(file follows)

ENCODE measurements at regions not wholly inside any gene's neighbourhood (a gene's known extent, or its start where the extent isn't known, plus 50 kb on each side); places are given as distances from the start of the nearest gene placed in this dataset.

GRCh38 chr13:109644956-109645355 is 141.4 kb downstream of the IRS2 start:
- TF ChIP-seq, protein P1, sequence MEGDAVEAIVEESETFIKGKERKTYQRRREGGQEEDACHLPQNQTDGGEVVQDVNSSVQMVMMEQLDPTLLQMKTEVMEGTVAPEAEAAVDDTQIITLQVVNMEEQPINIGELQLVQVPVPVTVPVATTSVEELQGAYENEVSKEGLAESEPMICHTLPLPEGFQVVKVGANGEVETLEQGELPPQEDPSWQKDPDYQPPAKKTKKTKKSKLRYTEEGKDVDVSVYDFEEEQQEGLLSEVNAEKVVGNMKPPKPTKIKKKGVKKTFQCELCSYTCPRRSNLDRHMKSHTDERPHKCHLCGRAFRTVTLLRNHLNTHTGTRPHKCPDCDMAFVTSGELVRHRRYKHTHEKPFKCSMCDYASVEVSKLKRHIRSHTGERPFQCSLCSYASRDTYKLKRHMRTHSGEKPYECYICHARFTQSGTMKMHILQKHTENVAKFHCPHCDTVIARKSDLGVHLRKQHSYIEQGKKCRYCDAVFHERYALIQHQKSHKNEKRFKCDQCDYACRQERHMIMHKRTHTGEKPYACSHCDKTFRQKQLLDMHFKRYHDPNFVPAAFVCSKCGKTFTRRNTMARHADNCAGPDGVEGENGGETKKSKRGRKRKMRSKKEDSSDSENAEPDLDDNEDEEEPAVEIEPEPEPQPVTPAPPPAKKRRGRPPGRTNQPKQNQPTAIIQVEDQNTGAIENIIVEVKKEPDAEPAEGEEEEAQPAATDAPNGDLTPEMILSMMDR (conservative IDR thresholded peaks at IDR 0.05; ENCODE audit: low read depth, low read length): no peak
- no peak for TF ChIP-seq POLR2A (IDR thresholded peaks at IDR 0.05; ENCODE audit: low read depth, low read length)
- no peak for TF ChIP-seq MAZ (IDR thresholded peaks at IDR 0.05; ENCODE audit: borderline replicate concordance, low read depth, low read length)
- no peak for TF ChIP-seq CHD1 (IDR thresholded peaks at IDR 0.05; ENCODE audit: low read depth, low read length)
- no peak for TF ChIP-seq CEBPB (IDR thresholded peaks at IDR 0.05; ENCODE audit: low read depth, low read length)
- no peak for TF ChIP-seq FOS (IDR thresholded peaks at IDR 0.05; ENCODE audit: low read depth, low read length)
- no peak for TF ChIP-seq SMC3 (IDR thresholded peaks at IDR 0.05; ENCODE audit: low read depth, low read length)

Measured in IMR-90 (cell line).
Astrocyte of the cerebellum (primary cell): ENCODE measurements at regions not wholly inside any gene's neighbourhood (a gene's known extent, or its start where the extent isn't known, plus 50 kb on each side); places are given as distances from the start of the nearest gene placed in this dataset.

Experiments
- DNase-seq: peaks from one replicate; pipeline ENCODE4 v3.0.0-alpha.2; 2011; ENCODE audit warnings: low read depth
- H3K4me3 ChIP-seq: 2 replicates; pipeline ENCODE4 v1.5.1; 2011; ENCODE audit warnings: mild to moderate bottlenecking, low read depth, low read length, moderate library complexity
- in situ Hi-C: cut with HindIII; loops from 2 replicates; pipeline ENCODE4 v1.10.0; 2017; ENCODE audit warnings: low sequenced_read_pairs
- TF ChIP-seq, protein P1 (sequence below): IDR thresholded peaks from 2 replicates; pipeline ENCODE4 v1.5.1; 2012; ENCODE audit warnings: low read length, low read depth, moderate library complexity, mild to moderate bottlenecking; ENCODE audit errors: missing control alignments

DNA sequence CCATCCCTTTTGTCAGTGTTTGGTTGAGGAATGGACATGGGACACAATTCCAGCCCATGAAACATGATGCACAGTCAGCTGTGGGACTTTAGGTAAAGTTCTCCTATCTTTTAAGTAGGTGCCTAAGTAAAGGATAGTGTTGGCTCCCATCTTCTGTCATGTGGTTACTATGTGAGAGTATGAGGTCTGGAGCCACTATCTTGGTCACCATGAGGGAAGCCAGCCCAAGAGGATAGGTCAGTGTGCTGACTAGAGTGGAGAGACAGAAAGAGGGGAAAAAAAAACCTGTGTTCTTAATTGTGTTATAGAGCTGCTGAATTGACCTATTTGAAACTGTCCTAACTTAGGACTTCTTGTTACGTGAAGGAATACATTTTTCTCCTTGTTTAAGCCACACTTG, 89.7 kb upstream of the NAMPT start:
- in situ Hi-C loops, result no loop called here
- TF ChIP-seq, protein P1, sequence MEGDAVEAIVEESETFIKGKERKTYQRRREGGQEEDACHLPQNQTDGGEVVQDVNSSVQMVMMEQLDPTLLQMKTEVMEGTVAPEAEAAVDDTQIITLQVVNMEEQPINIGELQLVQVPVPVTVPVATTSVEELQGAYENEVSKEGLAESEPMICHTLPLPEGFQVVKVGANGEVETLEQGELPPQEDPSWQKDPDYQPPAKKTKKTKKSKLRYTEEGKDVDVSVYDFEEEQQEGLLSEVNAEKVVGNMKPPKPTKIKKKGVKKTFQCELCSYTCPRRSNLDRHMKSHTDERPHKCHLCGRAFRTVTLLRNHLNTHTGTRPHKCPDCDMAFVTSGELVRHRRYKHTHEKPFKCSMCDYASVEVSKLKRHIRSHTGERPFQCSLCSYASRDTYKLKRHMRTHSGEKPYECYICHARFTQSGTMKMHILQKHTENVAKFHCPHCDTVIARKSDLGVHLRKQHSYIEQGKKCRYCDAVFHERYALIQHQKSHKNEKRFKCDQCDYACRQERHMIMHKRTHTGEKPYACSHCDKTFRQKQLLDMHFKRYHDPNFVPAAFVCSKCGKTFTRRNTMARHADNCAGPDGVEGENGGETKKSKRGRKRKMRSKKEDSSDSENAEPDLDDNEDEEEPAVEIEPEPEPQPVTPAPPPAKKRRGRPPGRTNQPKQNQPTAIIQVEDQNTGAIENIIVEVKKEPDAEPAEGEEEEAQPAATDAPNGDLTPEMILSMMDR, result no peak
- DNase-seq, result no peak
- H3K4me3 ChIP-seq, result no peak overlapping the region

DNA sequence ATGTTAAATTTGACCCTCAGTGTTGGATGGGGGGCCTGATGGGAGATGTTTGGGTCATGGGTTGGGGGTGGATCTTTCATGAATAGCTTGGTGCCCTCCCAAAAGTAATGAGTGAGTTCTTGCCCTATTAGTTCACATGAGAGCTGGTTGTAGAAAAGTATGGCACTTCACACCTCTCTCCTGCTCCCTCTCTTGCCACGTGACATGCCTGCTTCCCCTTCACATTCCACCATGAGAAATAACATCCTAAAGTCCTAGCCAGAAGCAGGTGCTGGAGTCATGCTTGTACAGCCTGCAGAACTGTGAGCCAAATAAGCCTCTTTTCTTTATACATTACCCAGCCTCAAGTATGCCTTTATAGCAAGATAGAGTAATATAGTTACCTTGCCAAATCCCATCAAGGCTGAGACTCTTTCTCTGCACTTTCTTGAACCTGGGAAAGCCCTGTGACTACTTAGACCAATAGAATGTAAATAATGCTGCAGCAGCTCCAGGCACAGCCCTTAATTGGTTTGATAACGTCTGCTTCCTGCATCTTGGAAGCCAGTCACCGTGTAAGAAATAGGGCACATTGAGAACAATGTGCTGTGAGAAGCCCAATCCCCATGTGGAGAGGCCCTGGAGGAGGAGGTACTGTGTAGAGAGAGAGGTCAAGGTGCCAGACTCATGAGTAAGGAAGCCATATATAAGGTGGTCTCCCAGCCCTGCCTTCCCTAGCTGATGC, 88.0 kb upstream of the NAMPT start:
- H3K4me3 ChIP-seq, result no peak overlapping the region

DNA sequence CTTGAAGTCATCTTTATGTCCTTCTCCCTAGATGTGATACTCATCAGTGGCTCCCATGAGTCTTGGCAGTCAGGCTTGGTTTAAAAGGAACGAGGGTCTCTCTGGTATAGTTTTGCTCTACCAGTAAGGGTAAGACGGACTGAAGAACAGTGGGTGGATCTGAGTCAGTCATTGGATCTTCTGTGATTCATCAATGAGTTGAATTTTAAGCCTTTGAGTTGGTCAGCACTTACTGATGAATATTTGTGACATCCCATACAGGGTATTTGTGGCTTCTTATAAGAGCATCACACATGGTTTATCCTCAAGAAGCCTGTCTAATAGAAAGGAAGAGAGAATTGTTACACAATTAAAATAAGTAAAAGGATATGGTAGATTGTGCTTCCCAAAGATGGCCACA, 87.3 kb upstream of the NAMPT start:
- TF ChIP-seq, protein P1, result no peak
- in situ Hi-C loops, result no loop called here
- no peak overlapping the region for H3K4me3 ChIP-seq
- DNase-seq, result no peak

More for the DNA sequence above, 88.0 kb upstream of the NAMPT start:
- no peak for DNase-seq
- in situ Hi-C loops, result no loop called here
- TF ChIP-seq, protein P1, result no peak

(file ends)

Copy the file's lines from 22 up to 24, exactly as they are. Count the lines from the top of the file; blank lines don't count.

DNA sequence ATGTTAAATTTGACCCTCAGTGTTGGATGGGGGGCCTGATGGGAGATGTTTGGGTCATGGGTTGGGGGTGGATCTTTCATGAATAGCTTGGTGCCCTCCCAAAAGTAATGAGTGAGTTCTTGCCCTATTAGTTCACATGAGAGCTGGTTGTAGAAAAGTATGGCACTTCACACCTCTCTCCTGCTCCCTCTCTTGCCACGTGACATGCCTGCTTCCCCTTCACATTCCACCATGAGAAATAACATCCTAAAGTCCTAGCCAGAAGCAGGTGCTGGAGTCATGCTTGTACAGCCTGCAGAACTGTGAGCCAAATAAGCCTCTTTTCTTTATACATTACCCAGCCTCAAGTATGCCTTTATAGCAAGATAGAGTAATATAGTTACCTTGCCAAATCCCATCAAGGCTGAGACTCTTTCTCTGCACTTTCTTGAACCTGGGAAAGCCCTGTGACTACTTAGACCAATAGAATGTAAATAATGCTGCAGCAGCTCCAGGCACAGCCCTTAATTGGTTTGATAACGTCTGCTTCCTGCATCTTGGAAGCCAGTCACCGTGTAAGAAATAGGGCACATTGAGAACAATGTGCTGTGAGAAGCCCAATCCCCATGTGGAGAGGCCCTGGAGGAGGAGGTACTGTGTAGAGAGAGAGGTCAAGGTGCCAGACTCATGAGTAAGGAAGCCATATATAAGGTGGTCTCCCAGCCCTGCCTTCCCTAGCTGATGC, 88.0 kb upstream of the NAMPT start:
- H3K4me3 ChIP-seq, result no peak overlapping the region

DNA sequence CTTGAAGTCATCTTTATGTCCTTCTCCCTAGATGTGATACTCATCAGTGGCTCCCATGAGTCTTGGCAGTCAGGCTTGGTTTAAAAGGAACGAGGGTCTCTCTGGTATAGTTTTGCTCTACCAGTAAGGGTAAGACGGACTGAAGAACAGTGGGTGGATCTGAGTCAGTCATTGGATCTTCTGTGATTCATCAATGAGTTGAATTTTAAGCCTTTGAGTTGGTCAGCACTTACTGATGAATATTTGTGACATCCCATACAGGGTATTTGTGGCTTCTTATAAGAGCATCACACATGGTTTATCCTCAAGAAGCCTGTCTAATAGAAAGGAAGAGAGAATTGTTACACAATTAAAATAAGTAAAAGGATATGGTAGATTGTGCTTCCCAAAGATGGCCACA, 87.3 kb upstream of the NAMPT start: